how do i make a light bulb flicker

Wendy

Joined Mar 24, 2008
22,164
You have the answer for using 120VAC. That is good as it is going to get and it is simple. This site does not support dangerous voltages, especially for beginners.

We have lots of ways to do it for low voltage, say 9VDC. You can buy a specialized LED from Electronic Goldmine, for example. You can try Chapter 12 of this article, LEDs, 555s, Flashers, and Light Chasers.
 

wayneh

Joined Sep 9, 2010
16,399
In my research for that project, I did see a project over at Instructables for using the same basic idea to control an MOC3023 opto-isolator triac driver, which in turn controlled a standard triac and incandescent bulbs through that.

I did not reference that project because it powered itself - not just the lights - directly from the mains. Not even a wall wart. But the same circuit could (should) have been powered more safely using an isolated supply.

Wouldn't a circuit that controls 120V lighting via an opto-isolator be OK under the TOS? I don't want to say any more about it otherwise.

Note that low power LEDs will actually give a better flickering effect, more safely, with less power and heat. The hot incandescent bulbs continue to glow through the "off" periods, muting the flickering effect.
 

Yako

Joined Nov 24, 2011
245
Note that low power LEDs will actually give a better flickering effect, more safely, with less power and heat. The hot incandescent bulbs continue to glow through the "off" periods, muting the flickering effect.
Do you have a fast discharge path? Or you just switch ON then OFF?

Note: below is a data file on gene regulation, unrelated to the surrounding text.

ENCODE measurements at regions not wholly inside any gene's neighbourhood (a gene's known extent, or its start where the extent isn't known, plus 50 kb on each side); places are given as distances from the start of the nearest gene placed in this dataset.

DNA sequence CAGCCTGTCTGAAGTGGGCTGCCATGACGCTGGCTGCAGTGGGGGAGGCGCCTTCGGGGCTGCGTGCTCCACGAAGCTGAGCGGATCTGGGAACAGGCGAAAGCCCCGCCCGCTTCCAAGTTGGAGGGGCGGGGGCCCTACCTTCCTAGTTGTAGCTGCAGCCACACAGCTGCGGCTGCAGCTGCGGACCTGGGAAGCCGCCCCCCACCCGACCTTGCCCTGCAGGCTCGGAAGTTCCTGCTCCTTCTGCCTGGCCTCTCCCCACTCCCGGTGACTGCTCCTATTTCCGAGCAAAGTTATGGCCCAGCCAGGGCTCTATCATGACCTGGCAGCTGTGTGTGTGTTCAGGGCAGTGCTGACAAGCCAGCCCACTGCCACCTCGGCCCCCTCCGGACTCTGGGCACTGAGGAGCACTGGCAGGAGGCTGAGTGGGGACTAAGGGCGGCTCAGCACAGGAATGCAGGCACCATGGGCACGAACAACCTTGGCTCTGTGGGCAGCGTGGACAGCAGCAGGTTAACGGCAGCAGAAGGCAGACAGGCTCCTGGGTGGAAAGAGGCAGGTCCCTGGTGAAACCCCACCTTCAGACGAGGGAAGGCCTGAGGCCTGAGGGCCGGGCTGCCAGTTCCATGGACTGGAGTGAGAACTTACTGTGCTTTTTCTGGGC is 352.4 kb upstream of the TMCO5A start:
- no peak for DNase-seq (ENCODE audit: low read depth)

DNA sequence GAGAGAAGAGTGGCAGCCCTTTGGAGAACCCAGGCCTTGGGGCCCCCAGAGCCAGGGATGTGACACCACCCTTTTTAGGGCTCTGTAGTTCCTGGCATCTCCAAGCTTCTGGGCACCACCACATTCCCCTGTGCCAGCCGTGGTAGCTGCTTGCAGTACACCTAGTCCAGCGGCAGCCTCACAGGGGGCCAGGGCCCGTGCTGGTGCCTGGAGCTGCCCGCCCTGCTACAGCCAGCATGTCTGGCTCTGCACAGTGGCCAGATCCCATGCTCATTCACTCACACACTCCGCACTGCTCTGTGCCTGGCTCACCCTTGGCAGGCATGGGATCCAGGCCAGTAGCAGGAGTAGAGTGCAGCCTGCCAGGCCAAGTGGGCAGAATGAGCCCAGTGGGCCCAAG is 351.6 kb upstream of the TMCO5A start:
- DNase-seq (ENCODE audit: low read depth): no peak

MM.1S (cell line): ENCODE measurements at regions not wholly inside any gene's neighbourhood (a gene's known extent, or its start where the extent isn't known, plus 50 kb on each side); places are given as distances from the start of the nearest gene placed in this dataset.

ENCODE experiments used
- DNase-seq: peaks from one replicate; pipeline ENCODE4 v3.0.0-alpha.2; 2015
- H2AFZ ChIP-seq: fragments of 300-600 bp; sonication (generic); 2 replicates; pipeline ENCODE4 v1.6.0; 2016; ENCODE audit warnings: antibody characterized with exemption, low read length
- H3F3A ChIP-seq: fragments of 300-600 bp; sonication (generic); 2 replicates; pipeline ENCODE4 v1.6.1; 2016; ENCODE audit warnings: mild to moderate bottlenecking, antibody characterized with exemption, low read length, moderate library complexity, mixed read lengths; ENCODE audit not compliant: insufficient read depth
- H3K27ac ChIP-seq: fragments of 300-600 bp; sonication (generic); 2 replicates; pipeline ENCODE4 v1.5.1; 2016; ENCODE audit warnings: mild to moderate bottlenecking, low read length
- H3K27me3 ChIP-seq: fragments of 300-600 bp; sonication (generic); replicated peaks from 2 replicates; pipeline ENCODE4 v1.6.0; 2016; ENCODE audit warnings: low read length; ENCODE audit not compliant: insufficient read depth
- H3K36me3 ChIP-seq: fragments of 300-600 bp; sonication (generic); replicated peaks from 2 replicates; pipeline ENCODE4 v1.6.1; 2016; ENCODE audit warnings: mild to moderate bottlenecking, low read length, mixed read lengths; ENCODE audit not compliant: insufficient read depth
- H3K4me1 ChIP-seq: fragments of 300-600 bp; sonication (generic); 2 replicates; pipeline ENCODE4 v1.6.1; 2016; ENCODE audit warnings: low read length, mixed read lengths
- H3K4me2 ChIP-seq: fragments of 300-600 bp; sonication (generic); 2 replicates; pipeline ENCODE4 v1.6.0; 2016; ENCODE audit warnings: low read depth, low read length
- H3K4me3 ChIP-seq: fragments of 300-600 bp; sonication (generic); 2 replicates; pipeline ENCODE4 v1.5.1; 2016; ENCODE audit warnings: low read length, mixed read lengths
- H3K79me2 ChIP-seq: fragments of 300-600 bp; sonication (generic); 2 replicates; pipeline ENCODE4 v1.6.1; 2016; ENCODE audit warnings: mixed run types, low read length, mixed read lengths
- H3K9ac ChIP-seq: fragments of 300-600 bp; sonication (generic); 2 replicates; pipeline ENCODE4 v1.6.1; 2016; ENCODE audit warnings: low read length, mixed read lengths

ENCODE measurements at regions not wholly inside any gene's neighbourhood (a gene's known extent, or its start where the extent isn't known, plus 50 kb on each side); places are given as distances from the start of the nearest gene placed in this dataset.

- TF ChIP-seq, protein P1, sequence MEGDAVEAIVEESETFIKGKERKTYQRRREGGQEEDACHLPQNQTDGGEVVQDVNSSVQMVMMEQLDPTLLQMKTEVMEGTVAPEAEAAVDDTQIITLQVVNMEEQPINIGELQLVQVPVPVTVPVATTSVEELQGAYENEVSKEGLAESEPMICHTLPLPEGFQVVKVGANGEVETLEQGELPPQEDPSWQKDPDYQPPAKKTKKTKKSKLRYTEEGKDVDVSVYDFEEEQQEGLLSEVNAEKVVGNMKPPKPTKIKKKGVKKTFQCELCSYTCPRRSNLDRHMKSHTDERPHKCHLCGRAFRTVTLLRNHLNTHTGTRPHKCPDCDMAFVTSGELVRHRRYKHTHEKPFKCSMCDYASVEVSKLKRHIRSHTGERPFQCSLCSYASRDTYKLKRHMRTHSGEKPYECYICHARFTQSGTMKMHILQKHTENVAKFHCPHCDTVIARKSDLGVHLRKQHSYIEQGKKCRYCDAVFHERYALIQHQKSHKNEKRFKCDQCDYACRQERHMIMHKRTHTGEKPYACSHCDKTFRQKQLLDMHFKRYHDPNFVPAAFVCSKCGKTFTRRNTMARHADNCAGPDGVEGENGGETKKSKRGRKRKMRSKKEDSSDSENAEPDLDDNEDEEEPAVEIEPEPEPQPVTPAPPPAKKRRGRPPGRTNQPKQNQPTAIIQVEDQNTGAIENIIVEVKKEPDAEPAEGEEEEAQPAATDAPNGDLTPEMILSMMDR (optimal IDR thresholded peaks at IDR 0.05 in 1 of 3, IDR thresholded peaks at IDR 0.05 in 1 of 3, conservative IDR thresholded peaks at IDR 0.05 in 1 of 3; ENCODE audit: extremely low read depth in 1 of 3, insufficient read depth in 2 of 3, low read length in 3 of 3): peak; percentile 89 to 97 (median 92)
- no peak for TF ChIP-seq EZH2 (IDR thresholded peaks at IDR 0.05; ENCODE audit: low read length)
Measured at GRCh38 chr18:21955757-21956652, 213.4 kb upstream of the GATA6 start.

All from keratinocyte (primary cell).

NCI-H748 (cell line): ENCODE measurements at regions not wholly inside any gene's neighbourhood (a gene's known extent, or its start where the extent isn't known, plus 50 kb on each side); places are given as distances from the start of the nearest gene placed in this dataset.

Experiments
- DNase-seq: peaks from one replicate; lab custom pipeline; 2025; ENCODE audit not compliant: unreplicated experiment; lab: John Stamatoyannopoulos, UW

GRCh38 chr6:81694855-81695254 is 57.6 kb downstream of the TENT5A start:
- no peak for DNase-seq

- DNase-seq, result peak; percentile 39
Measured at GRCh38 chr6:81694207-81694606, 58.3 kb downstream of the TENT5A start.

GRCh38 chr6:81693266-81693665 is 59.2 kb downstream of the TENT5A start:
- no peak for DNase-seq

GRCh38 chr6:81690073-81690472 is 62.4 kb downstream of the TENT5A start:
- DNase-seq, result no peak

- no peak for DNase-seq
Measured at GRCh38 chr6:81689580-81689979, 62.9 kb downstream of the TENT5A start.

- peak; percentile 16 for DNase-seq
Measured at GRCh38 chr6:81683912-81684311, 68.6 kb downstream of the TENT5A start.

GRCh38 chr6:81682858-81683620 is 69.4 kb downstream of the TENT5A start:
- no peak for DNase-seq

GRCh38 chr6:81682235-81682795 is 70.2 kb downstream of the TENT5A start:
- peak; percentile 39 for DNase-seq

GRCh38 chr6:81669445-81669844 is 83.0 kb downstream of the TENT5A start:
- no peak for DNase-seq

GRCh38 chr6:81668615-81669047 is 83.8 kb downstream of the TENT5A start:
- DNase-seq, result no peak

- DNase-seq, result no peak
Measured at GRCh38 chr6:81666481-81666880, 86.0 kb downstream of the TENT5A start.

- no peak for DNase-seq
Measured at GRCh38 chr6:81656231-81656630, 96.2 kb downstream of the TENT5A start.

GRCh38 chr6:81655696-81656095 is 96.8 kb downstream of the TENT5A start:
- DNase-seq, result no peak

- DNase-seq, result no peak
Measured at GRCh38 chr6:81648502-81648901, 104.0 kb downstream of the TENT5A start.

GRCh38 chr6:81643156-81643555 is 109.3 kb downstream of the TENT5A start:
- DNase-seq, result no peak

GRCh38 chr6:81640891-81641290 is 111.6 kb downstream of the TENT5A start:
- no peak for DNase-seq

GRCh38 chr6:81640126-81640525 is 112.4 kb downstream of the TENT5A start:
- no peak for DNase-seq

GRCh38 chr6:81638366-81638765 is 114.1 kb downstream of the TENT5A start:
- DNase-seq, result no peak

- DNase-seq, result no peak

Yako

Joined Nov 24, 2011
245
Incandescent bulbs have what is called a 'dynamic resistance' They draw a huge surge current when first switched on, then as they warm up it decreases.

This is why your bulb usually blows when the switch is first flicked.
 

SgtWookie

Joined Jul 17, 2007
22,220
The light bulbs use a magnet and wire to move continuously, creating the flicker effect.
There are several different types.

The versions KMoffet referenced are neons; they've been around since the 60's at least.

I met the fellow who had the patent on the bulbs you're talking about; we happened to be at Skycraft Parts and Surplus at the same time and we got into a conversation. He gave me his card and one of his bulbs; I was going to get in touch with him but the card disappeared. :( He was somewhere in the Deltona area. The bulb was quite interesting; I had it operating for a few years until it finally burned out.
 
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